What are your dreams for the future?
I am satisfied with my life the way it is now. But I would like to have some more pigs. They're very expensive.
Guo Yuxian, Chinese homemaker and farmer, from "Women in the Material World"
What do you do all day? Who and what do you take care of? Who is your family? What is your trouble? What are the unspoken rules you must follow? What joy do you find? What diversion? How do geography, economics and culture intersect to draw the boundaries of your small space on this planet? How precious is your life? How do you know?
You might not think of a pile of shiny coffee-table books as a springboard for consideration of such existential issues, but a recent crop takes on the nature of women's lives in ways that go beyond the ordinary trajectory of bookstore bric-a-brac.
The most global approach is provided by Women in the Material World, a gorgeously photographed and thoughtfully organized sequel to the Sierra Club's well-known previous project, "Material World." In the first work, 30 "statistically average" families around the world were photographed in front of their houses, surrounded by their possessions. Since then, the authors and photographers returned to spend more time with the mothers of these families, from a hairstylist in Cuba to a pair of co-wives in Mali, from a pharmacist in Mongolia to an elementary-school teacher in Texas. As Naomi Wolf puts it in her foreword, "the beauty on every page is a tribute to the inherent beauty of the subject: the female love, passion and toil that invisibly undergird human societies everywhere."
A similar beauty is lit by the more focused beam of Imazighen: The Vanishing Traditions of Berber Women in which Margaret Courtney-Clarke's photographs and Geraldine Brooks' essays (she also wrote the fascinating "Nine Parts of Desire: The Hidden World of Islamic Women") transport us into the lives and arts of women whose physical and cultural landscapes are probably like nothing you have ever imagined. To see such vibrant colors and patterns on a landscape that is virtually lunar is to see female creativity at its most irrepressible. Why the big search for life on other planets, when the Berbers offer a reality this alien and this entrancing?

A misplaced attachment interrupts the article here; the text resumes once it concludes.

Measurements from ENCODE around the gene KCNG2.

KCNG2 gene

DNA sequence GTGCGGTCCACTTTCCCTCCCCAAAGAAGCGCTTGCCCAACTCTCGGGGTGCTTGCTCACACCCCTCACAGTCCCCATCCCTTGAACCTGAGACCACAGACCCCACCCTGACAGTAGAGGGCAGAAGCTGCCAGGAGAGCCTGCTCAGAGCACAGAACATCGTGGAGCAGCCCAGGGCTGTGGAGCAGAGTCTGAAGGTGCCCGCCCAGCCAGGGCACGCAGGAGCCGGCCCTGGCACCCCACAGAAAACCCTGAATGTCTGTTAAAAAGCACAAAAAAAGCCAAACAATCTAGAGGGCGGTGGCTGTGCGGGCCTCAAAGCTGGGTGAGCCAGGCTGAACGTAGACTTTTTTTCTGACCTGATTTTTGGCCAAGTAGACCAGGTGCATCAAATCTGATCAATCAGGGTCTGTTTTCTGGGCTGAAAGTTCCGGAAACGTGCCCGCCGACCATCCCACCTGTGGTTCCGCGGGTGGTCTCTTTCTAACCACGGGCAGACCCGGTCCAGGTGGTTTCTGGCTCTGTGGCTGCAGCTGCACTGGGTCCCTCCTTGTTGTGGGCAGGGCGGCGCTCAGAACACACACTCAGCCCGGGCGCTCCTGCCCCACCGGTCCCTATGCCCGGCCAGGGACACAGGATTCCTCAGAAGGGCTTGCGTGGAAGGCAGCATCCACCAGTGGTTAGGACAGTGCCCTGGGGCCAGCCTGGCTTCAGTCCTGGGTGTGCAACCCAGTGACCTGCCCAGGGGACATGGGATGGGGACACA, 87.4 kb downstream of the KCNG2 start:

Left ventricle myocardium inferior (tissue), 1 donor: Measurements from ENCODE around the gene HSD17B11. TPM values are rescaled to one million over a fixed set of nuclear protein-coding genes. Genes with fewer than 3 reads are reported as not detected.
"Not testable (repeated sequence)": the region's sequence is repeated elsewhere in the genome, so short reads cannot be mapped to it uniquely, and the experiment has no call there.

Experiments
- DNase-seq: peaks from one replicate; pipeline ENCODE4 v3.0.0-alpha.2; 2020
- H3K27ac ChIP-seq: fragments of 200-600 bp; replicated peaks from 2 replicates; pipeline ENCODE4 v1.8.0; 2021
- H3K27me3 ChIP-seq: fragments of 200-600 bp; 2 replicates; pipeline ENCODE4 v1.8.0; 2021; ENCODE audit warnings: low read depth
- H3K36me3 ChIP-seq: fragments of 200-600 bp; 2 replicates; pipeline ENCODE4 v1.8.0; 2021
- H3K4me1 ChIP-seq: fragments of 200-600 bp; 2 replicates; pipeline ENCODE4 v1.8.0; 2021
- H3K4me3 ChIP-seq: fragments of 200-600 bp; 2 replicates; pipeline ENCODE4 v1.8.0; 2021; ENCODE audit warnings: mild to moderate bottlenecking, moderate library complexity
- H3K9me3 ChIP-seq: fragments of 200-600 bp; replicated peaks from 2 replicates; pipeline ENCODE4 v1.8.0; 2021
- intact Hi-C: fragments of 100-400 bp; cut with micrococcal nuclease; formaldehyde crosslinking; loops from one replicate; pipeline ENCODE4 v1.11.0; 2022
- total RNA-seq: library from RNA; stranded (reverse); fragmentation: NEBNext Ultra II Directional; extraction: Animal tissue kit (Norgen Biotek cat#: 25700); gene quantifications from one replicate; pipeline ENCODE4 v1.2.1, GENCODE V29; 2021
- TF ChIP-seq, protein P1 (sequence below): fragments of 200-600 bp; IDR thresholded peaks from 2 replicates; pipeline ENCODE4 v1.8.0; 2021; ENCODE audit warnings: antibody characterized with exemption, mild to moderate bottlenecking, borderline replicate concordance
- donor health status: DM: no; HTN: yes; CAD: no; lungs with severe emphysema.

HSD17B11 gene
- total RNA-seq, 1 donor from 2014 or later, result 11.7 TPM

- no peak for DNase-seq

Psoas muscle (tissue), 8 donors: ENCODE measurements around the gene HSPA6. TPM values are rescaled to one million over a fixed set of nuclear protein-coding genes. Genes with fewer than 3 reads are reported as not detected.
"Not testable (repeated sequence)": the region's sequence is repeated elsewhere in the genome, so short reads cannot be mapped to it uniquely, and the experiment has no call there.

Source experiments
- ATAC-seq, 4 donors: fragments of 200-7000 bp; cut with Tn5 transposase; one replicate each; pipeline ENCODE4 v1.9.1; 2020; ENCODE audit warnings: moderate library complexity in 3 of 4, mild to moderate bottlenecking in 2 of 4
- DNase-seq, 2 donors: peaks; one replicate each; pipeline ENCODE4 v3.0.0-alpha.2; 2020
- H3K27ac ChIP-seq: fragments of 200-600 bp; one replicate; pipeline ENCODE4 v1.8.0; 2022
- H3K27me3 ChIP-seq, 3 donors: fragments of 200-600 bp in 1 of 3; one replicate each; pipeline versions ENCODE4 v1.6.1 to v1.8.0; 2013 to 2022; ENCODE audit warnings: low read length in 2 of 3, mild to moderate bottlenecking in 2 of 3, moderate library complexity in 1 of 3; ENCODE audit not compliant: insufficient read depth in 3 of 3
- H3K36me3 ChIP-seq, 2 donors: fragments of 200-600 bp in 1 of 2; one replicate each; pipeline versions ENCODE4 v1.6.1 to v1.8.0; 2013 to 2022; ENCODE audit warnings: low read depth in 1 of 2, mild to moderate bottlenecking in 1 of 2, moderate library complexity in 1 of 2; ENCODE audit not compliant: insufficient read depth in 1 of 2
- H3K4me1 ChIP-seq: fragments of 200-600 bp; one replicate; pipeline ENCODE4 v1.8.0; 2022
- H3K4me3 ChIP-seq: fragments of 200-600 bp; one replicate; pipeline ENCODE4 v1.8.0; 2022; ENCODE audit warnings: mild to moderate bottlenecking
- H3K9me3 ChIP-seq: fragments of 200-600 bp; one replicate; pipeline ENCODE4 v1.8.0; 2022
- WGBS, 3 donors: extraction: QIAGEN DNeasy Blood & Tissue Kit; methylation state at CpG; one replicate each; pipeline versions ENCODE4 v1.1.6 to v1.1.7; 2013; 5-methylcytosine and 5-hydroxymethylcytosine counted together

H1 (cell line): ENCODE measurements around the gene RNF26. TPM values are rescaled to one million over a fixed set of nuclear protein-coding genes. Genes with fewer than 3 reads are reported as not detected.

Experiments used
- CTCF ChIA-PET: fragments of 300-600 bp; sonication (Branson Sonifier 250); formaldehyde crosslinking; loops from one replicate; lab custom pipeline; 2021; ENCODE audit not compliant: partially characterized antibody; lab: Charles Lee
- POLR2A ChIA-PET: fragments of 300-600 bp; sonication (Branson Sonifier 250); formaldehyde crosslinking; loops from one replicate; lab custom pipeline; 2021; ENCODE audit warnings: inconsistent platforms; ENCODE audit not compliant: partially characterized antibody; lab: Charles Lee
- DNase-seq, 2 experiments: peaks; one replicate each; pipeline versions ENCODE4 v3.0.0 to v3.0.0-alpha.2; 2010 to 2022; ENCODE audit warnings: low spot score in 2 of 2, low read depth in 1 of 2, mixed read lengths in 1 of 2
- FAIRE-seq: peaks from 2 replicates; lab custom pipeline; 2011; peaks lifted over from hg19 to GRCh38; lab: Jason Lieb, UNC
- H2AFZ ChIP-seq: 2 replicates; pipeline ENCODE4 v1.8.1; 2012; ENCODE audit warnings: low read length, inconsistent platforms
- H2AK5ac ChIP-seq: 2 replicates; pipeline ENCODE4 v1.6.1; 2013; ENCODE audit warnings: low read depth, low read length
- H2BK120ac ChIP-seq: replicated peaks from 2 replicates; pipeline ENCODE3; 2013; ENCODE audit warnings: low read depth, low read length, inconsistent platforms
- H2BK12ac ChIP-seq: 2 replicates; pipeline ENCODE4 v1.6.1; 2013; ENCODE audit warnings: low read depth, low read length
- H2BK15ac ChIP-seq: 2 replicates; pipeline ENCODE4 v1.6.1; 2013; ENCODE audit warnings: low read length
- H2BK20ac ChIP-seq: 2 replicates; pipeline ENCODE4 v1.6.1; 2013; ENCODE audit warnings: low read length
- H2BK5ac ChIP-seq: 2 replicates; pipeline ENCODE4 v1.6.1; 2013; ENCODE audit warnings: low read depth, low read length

Closer to home (in fact, real close to my home, as I am one of the interviewees in this book), Strong Hearts, Inspired Minds: 21 Artists Who Are Mothers Tell Their Stories offers intimate, detailed information about how the work of parenting and the work of making art or writing are combined in American women's daily lives. Anne Mayor traveled the country with some very concrete hows, whats and whys on her mind and the refreshingly direct answers she got make this book juicy, eye-opening and inspiring. I remember thinking I was somehow going to be embarrassed when it came out, because how much do people really want to hear about me and my family? Seeing all the interviews and photographs together in the finished book, I understand, and am honored.
Another poignant look at the intertwining of art, family and women's lives is offered by Painted Diaries: A Mother and Daughter's Experience Through Alzheimer's. Louisiana artist Kim Howes Zabbia and her mother, Lou Hendry Howes, kept diaries of their experiences as the family dealt with Howes' diagnosis and eventual decline. Both eventually moved beyond words--the mother, into the silence of her illness; the daughter, into the visceral imagery of her paintings, included in this book.
How do you do your laundry? Who takes care of your aging relatives? What are your dreams for your children? How is your life different in the wintertime? These four books offer images and ideas that re-sensitize the reader to her own daily existence, reinvesting both its complex and simple aspects with new value.
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Holiday 1996 / BOOK CITY
Women in the Material World with an introduction by Naomi Wolf. (Sierra Club: $29.95, 322 pp.)
Imazighen: The Vanishing Traditions of Berber Women by Geraldine Brooks. Photographs by Margaret Courtney-Clarke (Clarkson Potter, $55, 192 pp.)
Strong Hearts, Inspired Minds: 21 Artists Who Are Mothers Tell Their Stories by Ann Mavor. Photographs by Christine Egon. (Rowanberry Books, $24.95, 256 pp.)
Painted Diaries: A Mother and Daughter's Experience Through Alzheimer's. by Kim Howes Zabbia and Lou Hendry Howes. (Fairview Press, $24.95, 207 pp.)